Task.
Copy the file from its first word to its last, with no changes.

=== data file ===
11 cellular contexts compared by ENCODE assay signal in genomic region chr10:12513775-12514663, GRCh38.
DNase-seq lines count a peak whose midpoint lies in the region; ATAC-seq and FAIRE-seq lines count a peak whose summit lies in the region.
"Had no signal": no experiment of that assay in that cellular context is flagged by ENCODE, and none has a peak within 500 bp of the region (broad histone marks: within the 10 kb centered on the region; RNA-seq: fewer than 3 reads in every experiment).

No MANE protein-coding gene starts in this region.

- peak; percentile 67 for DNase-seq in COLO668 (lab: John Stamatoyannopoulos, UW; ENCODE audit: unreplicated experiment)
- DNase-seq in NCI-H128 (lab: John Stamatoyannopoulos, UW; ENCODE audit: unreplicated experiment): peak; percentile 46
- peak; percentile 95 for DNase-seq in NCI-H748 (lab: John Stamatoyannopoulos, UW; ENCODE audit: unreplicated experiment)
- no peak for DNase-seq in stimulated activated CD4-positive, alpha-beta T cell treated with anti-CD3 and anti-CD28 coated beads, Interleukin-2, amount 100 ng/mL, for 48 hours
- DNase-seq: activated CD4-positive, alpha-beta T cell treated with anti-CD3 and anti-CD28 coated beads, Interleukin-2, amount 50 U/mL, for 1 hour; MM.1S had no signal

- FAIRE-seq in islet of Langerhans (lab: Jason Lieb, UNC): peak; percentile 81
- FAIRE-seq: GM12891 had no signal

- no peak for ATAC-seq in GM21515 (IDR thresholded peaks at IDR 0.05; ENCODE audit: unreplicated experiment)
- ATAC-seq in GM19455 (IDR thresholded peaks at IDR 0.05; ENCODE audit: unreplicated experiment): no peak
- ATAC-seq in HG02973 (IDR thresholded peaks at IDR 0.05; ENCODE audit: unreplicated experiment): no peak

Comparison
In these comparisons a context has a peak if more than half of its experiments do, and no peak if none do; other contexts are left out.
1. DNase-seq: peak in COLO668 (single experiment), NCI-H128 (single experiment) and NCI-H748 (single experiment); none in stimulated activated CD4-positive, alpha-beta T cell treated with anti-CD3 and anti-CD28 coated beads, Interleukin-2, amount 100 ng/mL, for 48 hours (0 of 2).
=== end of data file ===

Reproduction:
11 cellular contexts compared by ENCODE assay signal in genomic region chr10:12513775-12514663, GRCh38.
DNase-seq lines count a peak whose midpoint lies in the region; ATAC-seq and FAIRE-seq lines count a peak whose summit lies in the region.
"Had no signal": no experiment of that assay in that cellular context is flagged by ENCODE, and none has a peak within 500 bp of the region (broad histone marks: within the 10 kb centered on the region; RNA-seq: fewer than 3 reads in every experiment).

No MANE protein-coding gene starts in this region.

- peak; percentile 67 for DNase-seq in COLO668 (lab: John Stamatoyannopoulos, UW; ENCODE audit: unreplicated experiment)
- DNase-seq in NCI-H128 (lab: John Stamatoyannopoulos, UW; ENCODE audit: unreplicated experiment): peak; percentile 46
- peak; percentile 95 for DNase-seq in NCI-H748 (lab: John Stamatoyannopoulos, UW; ENCODE audit: unreplicated experiment)
- no peak for DNase-seq in stimulated activated CD4-positive, alpha-beta T cell treated with anti-CD3 and anti-CD28 coated beads, Interleukin-2, amount 100 ng/mL, for 48 hours
- DNase-seq: activated CD4-positive, alpha-beta T cell treated with anti-CD3 and anti-CD28 coated beads, Interleukin-2, amount 50 U/mL, for 1 hour; MM.1S had no signal

- FAIRE-seq in islet of Langerhans (lab: Jason Lieb, UNC): peak; percentile 81
- FAIRE-seq: GM12891 had no signal

- no peak for ATAC-seq in GM21515 (IDR thresholded peaks at IDR 0.05; ENCODE audit: unreplicated experiment)
- ATAC-seq in GM19455 (IDR thresholded peaks at IDR 0.05; ENCODE audit: unreplicated experiment): no peak
- ATAC-seq in HG02973 (IDR thresholded peaks at IDR 0.05; ENCODE audit: unreplicated experiment): no peak

Comparison
In these comparisons a context has a peak if more than half of its experiments do, and no peak if none do; other contexts are left out.
1. DNase-seq: peak in COLO668 (single experiment), NCI-H128 (single experiment) and NCI-H748 (single experiment); none in stimulated activated CD4-positive, alpha-beta T cell treated with anti-CD3 and anti-CD28 coated beads, Interleukin-2, amount 100 ng/mL, for 48 hours (0 of 2).